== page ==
KCTMO – Playing with fire!

Horrifying to see the fears of the Grenfell Action Group realised today in the most tragic of ways. The only thing worse that the devastating, ongoing situation at Grenfell is the fact that it was predicted and that nothing was done to avert it. Thoughts are with those affected, their loved ones, and our amazing emergency services still battling the blaze and treating the injured. Stories of humbling acts of bravery and harrowing loss continue to leave me speechless.

Grenfell Action Group

fire

It is a truly terrifying thought but the Grenfell Action Group firmly believe that only a catastrophic event will expose the ineptitude and incompetence of our landlord, the  KCTMO, and bring an end to the dangerous living conditions and neglect of health and safety legislation that they inflict upon their tenants and leaseholders. We believe that the KCTMO are an evil, unprincipled, mini-mafia who have no business to be charged with the responsibility of  looking after the every day management of large scale social housing estates and that their sordid collusion with the RBKC Council is a recipe for a future major disaster.

Unfortunately, the Grenfell Action Group have reached the conclusion that only an incident that results in serious loss of life of KCTMO residents will allow the external scrutiny to occur that will shine a light on the practices that characterise the malign governance of this non-functioning organisation…

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Mental Health Awareness Week

This week is Mental Health Awareness Week and this year’s theme is “Thriving or Surviving”.

All of us face struggles throughout our lives, and we all have mental health – it’s time we take care of it and pay it the kind of attention we pay to physical healthcare. Good mental health is more than the absence of a mental health problem.

MentalHealth.org.uk has a range of tips, guides and resources to help look after your own mental health and support friends, family and colleagues.

https://www.mentalhealth.org.uk/campaigns/mental-health-awareness-week

This is one of their current campaigns:

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Don’t take ‘fine’ for an answer. Every week 1 in 6 of us experiences mental health problems. For FREE tips on good mental health, text TIPS to 70300 (terms).

When people ask how we are, we often reply with “I’m fine”, even when we’re not.

A study of 2,000 adults commissioned by the Mental Health Foundation has found that the average adult will say “I’m fine” 14 times a week, though just 19% really mean it.

Almost a third of those surveyed said they often lie about how they are feeling to other people, while 1 in 10 went as far to say they always lie about their emotional state.

It also revealed that 59% of us expect the answer to be a lie when we ask others “how are you feeling?”

Join the conversation on Twitter this Mental Health Awareness Week #MHAW17

If your mental or emotional state quickly gets worse, or you’re worried about someone you know – help is available.

You’re not alone; talk to someone you trust. Sharing a problem is often the first step to recovery.


Whoop ‘n’ Wail’s founders win the Cambridge University Press”Channel the Bard” competition!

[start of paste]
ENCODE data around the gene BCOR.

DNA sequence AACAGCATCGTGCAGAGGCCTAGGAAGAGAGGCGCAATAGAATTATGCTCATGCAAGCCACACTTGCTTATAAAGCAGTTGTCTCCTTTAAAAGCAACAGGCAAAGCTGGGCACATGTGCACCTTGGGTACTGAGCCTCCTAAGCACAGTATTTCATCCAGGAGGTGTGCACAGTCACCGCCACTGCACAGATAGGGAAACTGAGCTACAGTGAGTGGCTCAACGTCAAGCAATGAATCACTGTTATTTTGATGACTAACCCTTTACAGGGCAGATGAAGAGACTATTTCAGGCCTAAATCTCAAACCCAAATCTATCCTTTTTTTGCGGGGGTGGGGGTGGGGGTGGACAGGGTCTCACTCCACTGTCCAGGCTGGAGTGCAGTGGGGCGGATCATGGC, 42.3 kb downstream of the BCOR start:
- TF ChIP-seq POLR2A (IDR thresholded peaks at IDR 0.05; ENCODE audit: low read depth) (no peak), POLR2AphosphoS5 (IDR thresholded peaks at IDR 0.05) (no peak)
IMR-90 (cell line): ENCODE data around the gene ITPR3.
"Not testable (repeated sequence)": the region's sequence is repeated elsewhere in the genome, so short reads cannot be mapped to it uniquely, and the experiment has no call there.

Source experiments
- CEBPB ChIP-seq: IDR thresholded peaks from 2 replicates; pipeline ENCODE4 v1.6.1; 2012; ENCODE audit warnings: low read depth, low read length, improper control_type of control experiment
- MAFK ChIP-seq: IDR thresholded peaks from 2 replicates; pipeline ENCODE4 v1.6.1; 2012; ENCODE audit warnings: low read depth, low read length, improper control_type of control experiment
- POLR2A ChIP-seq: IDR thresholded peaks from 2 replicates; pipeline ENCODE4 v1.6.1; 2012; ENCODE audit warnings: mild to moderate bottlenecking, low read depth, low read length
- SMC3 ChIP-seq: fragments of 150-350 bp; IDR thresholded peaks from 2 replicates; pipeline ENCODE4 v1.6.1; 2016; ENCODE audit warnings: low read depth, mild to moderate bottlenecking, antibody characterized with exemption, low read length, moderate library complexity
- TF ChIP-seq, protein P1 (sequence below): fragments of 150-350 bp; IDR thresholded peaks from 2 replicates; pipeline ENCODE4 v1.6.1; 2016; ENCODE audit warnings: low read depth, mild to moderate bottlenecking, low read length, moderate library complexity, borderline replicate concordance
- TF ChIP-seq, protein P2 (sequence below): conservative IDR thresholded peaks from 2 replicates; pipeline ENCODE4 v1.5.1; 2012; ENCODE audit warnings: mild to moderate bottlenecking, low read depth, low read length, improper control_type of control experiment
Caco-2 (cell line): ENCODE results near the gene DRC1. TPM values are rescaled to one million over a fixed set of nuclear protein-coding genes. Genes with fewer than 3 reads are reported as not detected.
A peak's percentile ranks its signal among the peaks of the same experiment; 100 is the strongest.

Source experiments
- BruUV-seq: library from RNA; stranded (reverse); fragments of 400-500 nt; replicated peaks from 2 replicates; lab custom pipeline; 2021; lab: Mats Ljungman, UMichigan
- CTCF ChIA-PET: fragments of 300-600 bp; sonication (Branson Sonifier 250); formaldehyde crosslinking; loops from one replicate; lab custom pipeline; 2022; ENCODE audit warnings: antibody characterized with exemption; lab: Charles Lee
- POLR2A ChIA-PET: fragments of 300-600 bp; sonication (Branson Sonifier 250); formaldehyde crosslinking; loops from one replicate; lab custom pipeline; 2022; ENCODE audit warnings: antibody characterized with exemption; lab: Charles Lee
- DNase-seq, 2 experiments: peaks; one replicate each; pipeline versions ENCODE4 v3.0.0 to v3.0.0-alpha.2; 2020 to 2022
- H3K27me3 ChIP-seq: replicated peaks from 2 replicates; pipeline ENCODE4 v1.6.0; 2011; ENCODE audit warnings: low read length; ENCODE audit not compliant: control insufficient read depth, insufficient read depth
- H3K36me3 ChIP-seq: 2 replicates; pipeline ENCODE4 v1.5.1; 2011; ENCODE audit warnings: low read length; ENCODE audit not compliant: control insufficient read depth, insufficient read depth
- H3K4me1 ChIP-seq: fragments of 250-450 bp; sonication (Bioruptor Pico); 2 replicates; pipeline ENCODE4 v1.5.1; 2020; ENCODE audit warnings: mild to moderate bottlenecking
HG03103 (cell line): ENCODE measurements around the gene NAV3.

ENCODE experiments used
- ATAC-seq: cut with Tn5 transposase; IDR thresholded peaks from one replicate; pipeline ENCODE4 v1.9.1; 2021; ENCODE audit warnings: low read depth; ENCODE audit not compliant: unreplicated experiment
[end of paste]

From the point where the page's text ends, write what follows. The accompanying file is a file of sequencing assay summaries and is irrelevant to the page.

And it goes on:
In 2016, as part of their Shakespeare 400 commemorations, Cambridge University Press invited submission of short plays inspired by the works of the Bard. Ali Kemp and Deborah Klayman of Whoop ‘n’ Wail Theatre Company submitted their short play, My Bloody Laundrette to the “Channel the Bard” competition, and were delighted to win!

via Winners of the Cambridge University Press “Channel the Bard” competition! — Whoop ‘n’ Wail


Break ups, lesbians and procrastination

Whoop 'n' Wail

Friend of Whoop ‘n’ Wail, Lizzie Milton, tells us all about her playwrighting debut, female-centric comedy, and the importance of paying her actors:

Lizzie Milton Lizzie Milton

The Breaks in You and I is a lesbian break-up comedy. It is my debut production. It has a cast and crew comprised exclusively of women and I am paying all of them.

We are watching TV and it happens. It drops. All inside of me. I do not love you. In fact, I think you repulse me a bit. You know what triggered it? You farted. Right in that good bit in Being John Malkovich. And I know it seems like a little thing, but it becomes this whole big metaphor for our relationship. You, my darling wife, are dispersing your shit molecules all over the good bits of my life.

I started this piece during my MA in Writing for Performance and…

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Hashtag 52 plays by women

#52playsbywomen!

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On Monday, a brilliant new international theatre parity advocacy call to action launches on social media: #52playsbywomen. This international campaign has been started by American writer Laura Annawyn Shamas.

Could you see a play by a woman a week for a year and tell everyone about it on Twitter? (Readings count and if there are not enough performed plays available by women writers in a specific region, reading a play by a woman playwright instead that week is fine.) This should last for a year, so that each participant will have experienced #52playsbywomen.
The rules are simple:

I. Pledge to see a play by a woman (including woman-identified) playwright each week for a year. If you’d like (optional), you can announce your pledge on social media, something like:
“I pledge to see a play by a woman playwright each week for one year to support #52playsby women. Follow…

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Mind your own womb